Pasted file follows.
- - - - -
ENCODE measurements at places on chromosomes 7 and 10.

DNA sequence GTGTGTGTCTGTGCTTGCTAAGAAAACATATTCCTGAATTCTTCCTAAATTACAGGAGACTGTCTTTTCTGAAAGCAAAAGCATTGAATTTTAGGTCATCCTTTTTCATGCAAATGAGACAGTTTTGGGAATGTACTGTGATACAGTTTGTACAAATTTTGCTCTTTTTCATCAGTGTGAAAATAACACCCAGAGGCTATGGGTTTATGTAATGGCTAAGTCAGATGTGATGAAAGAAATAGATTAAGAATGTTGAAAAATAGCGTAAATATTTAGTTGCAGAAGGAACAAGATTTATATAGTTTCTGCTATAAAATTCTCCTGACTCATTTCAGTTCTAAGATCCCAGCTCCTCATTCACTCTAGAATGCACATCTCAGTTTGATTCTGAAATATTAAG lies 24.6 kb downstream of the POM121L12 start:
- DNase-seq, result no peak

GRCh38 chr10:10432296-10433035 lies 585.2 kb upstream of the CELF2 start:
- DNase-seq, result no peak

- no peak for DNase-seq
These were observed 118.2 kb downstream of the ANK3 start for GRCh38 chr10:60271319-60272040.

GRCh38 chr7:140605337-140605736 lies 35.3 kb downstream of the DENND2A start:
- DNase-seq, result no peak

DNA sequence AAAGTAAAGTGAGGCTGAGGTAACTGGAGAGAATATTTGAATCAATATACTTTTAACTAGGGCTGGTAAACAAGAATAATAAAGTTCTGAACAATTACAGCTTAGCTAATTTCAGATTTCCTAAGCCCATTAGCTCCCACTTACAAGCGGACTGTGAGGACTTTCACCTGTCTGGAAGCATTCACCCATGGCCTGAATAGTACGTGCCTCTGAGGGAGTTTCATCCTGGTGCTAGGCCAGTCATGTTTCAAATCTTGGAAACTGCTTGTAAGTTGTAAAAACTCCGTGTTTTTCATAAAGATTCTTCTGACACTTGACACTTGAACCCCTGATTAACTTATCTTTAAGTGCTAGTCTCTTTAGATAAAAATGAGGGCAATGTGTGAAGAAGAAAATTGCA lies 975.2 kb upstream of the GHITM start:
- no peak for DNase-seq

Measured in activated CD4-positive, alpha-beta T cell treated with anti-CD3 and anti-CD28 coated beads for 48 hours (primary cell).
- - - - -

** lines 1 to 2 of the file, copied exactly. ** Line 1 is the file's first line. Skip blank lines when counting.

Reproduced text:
ENCODE measurements at places on chromosomes 7 and 10.

DNA sequence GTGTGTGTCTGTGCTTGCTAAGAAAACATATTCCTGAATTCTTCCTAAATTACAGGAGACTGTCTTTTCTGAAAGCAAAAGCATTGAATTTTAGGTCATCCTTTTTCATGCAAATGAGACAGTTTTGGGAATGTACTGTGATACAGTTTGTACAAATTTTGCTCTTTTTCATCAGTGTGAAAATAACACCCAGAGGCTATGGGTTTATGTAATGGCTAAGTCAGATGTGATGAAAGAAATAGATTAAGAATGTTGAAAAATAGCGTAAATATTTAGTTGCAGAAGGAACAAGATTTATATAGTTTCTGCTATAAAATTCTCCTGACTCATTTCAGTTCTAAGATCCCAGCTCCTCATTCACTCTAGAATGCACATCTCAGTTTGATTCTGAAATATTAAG lies 24.6 kb downstream of the POM121L12 start: